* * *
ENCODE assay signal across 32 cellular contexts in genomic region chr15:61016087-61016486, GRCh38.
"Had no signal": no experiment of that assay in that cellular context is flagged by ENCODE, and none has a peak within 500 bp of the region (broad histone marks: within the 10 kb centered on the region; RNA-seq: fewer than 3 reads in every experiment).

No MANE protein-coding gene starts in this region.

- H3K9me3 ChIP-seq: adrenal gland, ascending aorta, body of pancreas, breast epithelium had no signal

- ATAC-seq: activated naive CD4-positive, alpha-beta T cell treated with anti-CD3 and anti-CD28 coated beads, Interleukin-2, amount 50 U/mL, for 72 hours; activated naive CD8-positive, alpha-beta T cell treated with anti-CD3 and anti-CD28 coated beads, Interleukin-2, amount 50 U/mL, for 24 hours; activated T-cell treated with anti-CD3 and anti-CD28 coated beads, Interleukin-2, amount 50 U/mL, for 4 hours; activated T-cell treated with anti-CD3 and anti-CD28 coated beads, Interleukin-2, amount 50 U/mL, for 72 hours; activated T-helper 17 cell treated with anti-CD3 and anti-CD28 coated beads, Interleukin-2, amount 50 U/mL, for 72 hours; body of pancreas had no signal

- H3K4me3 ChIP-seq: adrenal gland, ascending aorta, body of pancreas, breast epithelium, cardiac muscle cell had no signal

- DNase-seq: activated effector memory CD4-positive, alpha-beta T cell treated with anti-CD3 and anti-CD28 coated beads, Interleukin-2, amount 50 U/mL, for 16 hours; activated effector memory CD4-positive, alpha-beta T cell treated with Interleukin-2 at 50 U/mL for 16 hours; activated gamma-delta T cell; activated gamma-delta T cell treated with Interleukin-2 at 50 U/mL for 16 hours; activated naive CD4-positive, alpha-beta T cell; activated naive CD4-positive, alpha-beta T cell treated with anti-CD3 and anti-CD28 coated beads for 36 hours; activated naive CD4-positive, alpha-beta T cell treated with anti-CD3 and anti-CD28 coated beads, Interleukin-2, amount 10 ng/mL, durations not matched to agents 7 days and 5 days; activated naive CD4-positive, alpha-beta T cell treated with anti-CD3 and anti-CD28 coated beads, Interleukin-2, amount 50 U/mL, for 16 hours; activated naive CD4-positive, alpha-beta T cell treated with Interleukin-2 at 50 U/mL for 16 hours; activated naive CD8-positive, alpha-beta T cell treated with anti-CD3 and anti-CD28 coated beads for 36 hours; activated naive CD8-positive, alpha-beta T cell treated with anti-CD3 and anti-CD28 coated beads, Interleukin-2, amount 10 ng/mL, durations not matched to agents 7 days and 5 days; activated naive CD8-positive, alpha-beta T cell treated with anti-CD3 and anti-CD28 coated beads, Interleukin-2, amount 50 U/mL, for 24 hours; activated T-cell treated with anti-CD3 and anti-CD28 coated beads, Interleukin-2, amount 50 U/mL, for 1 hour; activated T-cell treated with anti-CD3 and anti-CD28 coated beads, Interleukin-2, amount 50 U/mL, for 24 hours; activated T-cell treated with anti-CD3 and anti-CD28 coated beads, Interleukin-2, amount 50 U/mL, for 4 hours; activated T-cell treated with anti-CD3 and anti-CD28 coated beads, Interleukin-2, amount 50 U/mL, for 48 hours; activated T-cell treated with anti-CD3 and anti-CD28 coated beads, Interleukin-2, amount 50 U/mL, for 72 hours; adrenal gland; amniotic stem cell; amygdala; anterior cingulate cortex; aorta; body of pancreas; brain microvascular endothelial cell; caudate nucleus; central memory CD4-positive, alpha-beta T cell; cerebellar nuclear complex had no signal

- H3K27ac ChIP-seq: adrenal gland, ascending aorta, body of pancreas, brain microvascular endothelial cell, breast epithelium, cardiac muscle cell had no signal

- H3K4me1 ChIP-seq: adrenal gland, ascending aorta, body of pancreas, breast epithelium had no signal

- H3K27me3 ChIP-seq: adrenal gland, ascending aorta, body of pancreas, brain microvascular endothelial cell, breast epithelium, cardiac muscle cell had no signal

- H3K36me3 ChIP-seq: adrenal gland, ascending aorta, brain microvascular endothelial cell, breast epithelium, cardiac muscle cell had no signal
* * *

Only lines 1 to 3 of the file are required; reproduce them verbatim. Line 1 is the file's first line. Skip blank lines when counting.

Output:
ENCODE assay signal across 32 cellular contexts in genomic region chr15:61016087-61016486, GRCh38.
"Had no signal": no experiment of that assay in that cellular context is flagged by ENCODE, and none has a peak within 500 bp of the region (broad histone marks: within the 10 kb centered on the region; RNA-seq: fewer than 3 reads in every experiment).

No MANE protein-coding gene starts in this region.